The word essential has taken on a new level of importance in recent years, with essential workers coming under the spotlight as New Zealand Aotearoa has navigated through Covid-19 lockdowns, traffic light settings and other rules and requirements.
For Chris Waite and his family, however, essential doesn't just refer to Chris's work as a tanker driver, it's also the focus of this year's New Zealand Sign Language Week which took place last week, and is a language Chris, his wife Chanelle and their three children all use fluently.
Chris and Chanelle were both born profoundly Deaf, meaning sign language really is essential in their day to day communication with each other and their three sons. When it comes to communicating with other people however, it would be great if more people were able to use New Zealand Sign Language, says Chanelle.
"The more people use sign language, the easier Deaf people can access more of the society around them, which helps with our well-being. People don't realise how many barriers we face, and this has got worse during Covid-19 with masks making it hard for us to lip read for example. Not everyone takes their mask off when we ask, and this can be frustrating."
Learning sign language isn't hard says Chris, and would make life "nicer" for the many Deaf people in our communities.
Chanelle says Deaf people can come across barriers in many aspects of daily life other people might take for granted.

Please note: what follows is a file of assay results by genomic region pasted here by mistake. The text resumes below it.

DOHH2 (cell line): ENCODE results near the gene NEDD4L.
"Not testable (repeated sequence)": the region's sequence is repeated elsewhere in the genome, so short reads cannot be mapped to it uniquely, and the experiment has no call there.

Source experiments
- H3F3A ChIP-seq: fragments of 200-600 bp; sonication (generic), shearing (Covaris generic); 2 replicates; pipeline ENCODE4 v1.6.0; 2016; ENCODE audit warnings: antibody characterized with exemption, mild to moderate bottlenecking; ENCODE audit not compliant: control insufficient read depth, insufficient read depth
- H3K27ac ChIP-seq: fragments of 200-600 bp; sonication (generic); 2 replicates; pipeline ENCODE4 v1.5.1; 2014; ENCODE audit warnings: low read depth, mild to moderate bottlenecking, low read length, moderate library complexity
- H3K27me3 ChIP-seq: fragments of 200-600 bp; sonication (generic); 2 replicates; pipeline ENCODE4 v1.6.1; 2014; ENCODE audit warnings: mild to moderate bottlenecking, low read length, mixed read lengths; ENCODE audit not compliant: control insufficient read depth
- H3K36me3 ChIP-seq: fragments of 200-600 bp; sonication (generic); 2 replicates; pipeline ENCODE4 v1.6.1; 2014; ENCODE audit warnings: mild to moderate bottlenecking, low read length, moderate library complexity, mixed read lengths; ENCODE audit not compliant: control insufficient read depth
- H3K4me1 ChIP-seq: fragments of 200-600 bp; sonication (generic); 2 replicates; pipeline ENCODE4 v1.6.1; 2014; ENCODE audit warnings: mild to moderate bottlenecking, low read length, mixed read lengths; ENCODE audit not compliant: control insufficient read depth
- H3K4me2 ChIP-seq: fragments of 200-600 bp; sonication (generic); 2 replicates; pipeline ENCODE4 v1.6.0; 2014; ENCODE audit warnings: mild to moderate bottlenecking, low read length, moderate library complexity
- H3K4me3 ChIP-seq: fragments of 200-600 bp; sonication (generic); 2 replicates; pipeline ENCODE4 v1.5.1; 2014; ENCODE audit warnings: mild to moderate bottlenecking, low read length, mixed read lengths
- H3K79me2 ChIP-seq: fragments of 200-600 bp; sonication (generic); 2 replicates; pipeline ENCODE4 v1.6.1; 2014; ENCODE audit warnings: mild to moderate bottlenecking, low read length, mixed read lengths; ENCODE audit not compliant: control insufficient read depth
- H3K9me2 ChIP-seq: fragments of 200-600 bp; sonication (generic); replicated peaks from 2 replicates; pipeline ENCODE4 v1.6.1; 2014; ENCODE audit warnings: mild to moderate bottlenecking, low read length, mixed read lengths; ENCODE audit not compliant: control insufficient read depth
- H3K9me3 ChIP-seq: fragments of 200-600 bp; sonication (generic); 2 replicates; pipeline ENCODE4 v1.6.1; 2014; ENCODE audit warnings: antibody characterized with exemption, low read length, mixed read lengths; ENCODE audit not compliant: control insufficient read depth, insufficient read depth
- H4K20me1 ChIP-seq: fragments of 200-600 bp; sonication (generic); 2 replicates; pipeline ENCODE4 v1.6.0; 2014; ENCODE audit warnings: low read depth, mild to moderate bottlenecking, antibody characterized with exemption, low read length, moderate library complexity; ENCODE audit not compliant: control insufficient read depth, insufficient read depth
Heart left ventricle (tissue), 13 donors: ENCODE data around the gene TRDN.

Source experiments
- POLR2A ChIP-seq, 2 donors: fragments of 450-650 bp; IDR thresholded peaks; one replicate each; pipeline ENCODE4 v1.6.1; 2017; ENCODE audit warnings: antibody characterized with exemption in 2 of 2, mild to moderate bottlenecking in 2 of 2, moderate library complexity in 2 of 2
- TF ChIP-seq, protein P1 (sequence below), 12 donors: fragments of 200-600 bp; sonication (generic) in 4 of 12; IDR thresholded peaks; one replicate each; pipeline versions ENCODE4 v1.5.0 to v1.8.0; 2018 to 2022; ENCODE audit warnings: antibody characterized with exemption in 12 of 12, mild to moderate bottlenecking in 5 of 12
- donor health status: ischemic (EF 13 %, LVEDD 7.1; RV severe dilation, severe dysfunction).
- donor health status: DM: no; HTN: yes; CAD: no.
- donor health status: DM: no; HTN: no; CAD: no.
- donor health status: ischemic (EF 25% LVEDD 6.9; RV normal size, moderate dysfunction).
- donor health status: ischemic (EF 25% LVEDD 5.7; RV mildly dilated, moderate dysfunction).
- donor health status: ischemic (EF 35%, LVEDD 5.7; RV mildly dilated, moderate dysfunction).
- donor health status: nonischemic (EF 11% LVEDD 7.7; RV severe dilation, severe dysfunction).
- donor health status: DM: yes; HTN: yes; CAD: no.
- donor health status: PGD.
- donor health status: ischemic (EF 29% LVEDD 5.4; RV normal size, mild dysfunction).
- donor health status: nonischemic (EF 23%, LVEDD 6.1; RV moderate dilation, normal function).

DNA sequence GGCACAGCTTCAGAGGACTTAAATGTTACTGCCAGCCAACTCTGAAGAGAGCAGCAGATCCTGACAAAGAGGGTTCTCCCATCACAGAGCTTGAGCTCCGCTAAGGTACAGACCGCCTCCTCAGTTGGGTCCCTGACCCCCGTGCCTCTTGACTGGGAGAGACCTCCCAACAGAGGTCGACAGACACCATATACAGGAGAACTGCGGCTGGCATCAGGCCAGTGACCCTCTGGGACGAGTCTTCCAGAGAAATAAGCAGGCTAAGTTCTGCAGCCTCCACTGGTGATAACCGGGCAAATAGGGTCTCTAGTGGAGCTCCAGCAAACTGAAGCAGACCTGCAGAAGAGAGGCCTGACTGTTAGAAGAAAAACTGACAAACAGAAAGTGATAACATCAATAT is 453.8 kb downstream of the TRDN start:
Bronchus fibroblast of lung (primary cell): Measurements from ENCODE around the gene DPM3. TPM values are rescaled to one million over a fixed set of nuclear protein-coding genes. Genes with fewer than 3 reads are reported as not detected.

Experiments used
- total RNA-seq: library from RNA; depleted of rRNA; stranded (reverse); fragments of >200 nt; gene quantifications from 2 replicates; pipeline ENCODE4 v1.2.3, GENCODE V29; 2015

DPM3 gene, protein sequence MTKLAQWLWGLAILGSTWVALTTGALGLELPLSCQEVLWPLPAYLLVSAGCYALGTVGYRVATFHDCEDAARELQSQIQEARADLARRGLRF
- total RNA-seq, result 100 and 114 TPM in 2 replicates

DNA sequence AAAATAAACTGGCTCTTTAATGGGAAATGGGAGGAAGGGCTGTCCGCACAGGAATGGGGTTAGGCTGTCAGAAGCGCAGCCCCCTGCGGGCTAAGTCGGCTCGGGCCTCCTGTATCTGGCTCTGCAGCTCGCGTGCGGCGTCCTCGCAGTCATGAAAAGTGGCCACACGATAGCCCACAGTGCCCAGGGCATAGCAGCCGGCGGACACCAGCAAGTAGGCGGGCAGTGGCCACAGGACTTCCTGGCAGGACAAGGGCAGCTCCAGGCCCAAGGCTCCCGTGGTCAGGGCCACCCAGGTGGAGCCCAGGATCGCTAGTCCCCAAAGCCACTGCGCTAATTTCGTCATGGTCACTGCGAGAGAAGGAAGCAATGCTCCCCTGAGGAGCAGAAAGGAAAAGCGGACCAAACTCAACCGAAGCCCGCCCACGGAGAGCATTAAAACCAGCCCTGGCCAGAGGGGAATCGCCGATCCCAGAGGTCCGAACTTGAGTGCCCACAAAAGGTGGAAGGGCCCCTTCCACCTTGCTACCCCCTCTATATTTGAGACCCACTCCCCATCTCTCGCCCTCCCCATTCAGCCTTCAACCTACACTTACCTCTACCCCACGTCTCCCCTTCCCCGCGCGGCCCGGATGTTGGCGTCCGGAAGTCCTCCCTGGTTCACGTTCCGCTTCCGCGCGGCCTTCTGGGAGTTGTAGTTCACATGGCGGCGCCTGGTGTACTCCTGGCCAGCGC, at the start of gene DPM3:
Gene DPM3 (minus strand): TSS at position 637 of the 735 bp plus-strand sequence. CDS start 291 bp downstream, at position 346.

"Because people don't know the background, or that you are Deaf when you first want to contact them, it can be hard. We were looking for a new rental for example and to talk on the phone to rental agencies or private landlords we use an interpreter service which works via a phone call to the person. If the landlord doesn't know in advance, they may not accept the call from the NZ relay service when it comes, making it hard for us to even enquire about properties fast enough before they get taken."
Chanelle is passionate about encouraging more people to learn New Zealand Sign Language, running a Facebook page "Sign with Chaz" that has rapidly gained followers since she started it three years ago. She also creates TikTok videos to teach sign and is always happy to help people learn even just a few words or phrases they can use in daily life.
It is 16 years since New Zealand Sign Language became one of New Zealand's national languages, and Chanelle says it really is essential people become familiar with at least a few phrases or words.
She says if essential workers in hospitals, schools and supermarkets could learn even a few simple phrases they would make a big difference to members of the Deaf community.
"Learning sign language isn't that hard, so please, have a go and try."
Follow Chanelle's Sign with Chaz Facebook page: www.facebook.com/signwithchaz and give Sign Language a go.